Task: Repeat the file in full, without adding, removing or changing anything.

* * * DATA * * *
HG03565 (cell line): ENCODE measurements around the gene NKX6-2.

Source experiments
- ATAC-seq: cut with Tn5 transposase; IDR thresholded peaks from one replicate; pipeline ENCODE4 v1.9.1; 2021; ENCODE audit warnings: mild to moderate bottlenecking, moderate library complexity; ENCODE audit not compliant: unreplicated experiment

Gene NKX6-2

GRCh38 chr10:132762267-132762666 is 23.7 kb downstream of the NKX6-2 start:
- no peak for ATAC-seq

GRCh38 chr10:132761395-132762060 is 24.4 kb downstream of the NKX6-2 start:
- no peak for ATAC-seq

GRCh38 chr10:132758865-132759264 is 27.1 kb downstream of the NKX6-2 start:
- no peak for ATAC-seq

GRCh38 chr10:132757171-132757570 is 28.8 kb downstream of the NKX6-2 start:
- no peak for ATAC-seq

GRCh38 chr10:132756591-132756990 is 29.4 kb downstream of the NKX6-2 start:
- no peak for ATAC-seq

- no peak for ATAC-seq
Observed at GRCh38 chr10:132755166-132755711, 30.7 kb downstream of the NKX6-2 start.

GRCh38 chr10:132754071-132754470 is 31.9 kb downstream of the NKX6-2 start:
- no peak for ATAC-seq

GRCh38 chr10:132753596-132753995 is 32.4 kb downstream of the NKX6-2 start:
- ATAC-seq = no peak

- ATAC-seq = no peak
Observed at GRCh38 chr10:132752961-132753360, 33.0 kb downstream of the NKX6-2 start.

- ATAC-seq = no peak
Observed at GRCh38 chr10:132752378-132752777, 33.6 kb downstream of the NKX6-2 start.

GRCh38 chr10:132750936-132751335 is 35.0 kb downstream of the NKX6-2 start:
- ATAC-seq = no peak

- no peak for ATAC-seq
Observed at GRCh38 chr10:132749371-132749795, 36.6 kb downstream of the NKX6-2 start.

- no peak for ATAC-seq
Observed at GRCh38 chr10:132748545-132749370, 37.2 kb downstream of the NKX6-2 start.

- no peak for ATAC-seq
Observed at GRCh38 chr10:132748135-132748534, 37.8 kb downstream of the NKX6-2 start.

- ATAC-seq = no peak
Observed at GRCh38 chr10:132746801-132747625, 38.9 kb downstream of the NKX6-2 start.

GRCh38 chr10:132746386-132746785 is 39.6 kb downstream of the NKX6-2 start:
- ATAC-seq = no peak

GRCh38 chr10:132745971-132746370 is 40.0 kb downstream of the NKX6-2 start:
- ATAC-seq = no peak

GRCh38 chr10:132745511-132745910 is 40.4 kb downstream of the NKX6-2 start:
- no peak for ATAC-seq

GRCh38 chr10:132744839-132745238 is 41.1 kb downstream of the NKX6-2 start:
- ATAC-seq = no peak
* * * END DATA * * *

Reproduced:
HG03565 (cell line): ENCODE measurements around the gene NKX6-2.

Source experiments
- ATAC-seq: cut with Tn5 transposase; IDR thresholded peaks from one replicate; pipeline ENCODE4 v1.9.1; 2021; ENCODE audit warnings: mild to moderate bottlenecking, moderate library complexity; ENCODE audit not compliant: unreplicated experiment

Gene NKX6-2

GRCh38 chr10:132762267-132762666 is 23.7 kb downstream of the NKX6-2 start:
- no peak for ATAC-seq

GRCh38 chr10:132761395-132762060 is 24.4 kb downstream of the NKX6-2 start:
- no peak for ATAC-seq

GRCh38 chr10:132758865-132759264 is 27.1 kb downstream of the NKX6-2 start:
- no peak for ATAC-seq

GRCh38 chr10:132757171-132757570 is 28.8 kb downstream of the NKX6-2 start:
- no peak for ATAC-seq

GRCh38 chr10:132756591-132756990 is 29.4 kb downstream of the NKX6-2 start:
- no peak for ATAC-seq

- no peak for ATAC-seq
Observed at GRCh38 chr10:132755166-132755711, 30.7 kb downstream of the NKX6-2 start.

GRCh38 chr10:132754071-132754470 is 31.9 kb downstream of the NKX6-2 start:
- no peak for ATAC-seq

GRCh38 chr10:132753596-132753995 is 32.4 kb downstream of the NKX6-2 start:
- ATAC-seq = no peak

- ATAC-seq = no peak
Observed at GRCh38 chr10:132752961-132753360, 33.0 kb downstream of the NKX6-2 start.

- ATAC-seq = no peak
Observed at GRCh38 chr10:132752378-132752777, 33.6 kb downstream of the NKX6-2 start.

GRCh38 chr10:132750936-132751335 is 35.0 kb downstream of the NKX6-2 start:
- ATAC-seq = no peak

- no peak for ATAC-seq
Observed at GRCh38 chr10:132749371-132749795, 36.6 kb downstream of the NKX6-2 start.

- no peak for ATAC-seq
Observed at GRCh38 chr10:132748545-132749370, 37.2 kb downstream of the NKX6-2 start.

- no peak for ATAC-seq
Observed at GRCh38 chr10:132748135-132748534, 37.8 kb downstream of the NKX6-2 start.

- ATAC-seq = no peak
Observed at GRCh38 chr10:132746801-132747625, 38.9 kb downstream of the NKX6-2 start.

GRCh38 chr10:132746386-132746785 is 39.6 kb downstream of the NKX6-2 start:
- ATAC-seq = no peak

GRCh38 chr10:132745971-132746370 is 40.0 kb downstream of the NKX6-2 start:
- ATAC-seq = no peak

GRCh38 chr10:132745511-132745910 is 40.4 kb downstream of the NKX6-2 start:
- no peak for ATAC-seq

GRCh38 chr10:132744839-132745238 is 41.1 kb downstream of the NKX6-2 start:
- ATAC-seq = no peak